Soil-Transmitted Helminth Infections, Nutrition and Growth in School-age Children from Rural Communities in Honduras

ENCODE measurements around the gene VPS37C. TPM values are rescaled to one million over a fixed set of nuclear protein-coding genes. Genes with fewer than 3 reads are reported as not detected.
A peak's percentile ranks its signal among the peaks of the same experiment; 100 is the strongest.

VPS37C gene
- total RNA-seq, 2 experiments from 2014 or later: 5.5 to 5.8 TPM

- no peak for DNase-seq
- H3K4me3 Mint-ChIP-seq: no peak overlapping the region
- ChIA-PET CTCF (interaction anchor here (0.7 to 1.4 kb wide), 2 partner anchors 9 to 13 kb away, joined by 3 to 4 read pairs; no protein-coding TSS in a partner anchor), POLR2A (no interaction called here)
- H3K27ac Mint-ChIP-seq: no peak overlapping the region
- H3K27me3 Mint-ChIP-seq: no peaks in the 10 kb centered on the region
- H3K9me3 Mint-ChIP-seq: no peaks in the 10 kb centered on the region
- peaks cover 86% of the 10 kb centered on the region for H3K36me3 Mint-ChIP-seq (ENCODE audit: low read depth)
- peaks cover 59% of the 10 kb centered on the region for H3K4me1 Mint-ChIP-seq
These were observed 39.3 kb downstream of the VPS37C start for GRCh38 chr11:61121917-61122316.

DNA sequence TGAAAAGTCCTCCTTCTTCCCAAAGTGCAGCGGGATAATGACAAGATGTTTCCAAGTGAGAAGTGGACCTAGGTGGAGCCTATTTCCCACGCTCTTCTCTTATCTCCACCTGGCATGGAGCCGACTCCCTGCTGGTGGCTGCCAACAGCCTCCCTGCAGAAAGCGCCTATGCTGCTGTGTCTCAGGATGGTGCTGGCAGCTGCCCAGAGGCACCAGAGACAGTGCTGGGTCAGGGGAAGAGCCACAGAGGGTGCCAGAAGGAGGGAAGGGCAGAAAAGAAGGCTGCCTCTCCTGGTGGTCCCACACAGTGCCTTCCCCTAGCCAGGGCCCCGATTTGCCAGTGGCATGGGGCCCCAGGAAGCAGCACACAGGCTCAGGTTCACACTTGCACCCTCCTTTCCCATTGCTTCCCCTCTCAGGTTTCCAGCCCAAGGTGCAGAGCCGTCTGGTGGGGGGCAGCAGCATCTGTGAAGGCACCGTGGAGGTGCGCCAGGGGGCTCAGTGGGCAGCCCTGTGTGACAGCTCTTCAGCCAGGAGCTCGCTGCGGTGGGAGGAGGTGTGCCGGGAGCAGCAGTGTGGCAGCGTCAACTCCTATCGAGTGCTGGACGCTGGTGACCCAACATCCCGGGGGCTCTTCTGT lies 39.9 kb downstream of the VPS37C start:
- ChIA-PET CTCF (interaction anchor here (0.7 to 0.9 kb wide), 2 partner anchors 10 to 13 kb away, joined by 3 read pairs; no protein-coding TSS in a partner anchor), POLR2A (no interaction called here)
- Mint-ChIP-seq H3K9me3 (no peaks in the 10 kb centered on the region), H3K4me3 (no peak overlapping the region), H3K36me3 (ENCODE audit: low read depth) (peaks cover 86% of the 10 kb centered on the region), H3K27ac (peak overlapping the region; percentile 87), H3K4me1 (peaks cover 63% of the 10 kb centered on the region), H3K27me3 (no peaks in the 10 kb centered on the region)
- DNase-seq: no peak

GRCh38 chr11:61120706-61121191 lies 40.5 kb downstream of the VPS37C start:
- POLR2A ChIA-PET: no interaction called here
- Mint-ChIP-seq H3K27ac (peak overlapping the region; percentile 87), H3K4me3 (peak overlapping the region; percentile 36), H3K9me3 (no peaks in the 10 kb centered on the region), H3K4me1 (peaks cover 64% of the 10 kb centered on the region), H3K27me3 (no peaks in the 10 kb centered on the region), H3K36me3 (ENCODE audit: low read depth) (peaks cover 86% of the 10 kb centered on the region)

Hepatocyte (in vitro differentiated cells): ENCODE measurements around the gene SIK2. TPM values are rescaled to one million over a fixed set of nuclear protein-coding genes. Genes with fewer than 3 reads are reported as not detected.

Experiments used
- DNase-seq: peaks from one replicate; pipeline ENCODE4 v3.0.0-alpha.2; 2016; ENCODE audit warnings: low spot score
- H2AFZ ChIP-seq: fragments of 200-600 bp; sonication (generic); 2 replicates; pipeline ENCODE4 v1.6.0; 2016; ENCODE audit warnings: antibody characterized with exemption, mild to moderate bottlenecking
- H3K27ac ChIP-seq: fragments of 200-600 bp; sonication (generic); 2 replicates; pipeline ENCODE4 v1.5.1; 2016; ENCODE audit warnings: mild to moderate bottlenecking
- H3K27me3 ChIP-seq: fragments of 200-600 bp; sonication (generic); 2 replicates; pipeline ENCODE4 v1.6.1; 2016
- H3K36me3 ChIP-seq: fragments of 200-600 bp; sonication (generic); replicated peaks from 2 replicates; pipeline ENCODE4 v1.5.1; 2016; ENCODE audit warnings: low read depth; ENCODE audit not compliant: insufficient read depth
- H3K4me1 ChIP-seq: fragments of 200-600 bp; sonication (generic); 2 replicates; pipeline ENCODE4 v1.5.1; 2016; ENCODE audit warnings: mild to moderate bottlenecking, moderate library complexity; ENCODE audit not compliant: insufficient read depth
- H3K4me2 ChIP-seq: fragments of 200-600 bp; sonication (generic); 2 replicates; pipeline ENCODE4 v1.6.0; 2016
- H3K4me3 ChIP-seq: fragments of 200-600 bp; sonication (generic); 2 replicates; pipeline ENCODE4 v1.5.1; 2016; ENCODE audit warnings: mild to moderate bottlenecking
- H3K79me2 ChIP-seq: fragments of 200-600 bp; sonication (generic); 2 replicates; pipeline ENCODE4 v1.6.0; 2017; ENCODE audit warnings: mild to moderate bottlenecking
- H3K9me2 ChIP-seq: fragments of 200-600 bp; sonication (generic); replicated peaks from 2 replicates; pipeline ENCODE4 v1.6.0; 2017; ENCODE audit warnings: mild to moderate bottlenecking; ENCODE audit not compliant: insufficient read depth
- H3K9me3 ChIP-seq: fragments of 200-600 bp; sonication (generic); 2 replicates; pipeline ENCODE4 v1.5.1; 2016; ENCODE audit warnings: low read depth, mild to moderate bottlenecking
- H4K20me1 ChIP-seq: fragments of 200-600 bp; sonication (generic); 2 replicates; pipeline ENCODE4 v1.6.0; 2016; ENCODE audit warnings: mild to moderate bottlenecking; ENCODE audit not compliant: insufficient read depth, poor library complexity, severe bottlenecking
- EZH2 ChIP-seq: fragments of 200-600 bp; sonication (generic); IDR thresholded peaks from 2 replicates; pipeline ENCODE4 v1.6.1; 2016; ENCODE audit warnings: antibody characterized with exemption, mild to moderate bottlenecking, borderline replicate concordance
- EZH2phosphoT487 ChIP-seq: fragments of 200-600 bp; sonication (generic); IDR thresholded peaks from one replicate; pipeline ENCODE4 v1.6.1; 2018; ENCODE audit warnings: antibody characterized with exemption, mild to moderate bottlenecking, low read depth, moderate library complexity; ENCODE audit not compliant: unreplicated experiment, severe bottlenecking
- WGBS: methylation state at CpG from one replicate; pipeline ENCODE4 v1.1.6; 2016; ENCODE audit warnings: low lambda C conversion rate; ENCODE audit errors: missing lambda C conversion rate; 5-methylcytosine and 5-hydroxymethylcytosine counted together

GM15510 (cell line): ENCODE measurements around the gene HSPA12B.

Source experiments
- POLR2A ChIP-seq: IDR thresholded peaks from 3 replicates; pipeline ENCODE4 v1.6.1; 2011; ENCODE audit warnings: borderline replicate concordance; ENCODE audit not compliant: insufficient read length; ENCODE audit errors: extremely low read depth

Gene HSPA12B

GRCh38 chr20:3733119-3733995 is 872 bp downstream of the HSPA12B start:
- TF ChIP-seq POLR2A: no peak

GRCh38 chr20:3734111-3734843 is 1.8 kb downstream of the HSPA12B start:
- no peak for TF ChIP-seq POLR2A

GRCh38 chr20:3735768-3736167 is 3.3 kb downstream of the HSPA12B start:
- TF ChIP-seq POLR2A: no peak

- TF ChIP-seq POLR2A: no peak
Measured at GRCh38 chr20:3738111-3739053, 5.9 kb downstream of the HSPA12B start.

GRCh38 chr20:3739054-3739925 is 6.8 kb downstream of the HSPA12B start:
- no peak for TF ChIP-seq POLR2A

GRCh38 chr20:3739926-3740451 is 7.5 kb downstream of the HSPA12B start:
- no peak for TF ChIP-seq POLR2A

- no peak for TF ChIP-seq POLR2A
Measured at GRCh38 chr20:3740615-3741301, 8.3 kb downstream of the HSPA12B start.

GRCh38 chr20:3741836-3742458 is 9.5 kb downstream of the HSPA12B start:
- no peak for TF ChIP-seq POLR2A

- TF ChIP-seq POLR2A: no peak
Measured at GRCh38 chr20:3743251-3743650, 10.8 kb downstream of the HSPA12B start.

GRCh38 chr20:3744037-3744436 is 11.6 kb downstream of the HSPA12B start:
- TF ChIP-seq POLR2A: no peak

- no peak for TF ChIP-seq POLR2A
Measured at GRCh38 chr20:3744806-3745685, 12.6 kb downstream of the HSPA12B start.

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Background: Soil-transmitted helminth (STH) infections are endemic in Honduras but their impact on children’s health is not well studied. Objectives: To evaluate the prevalence and intensity of STH infections and their association with nutrition and growth in a sample of Honduran children. Methodology: A cross-sectional study was done among Honduran rural school-age children in 2011. Blood and stool samples and anthropometric measurements were obtained to determine nutritional status, STH infection and growth status, respectively. Results: The STH prevalence among 320 studied children was 72.5%. Prevalence by species was 30%, 67% and 16% for Ascaris, Trichuris and 16% hookworms, respectively. High intensity infections were associated with decreased growth scores but regardless of intensity, co-infections negatively affected growth indicators. Conclusions: The health burden of STH infections is related to high parasitic load but also to the presence of low-intensity concurrent infections. The synergistic effects of polyparasitism in underprivileged children warrants more attention.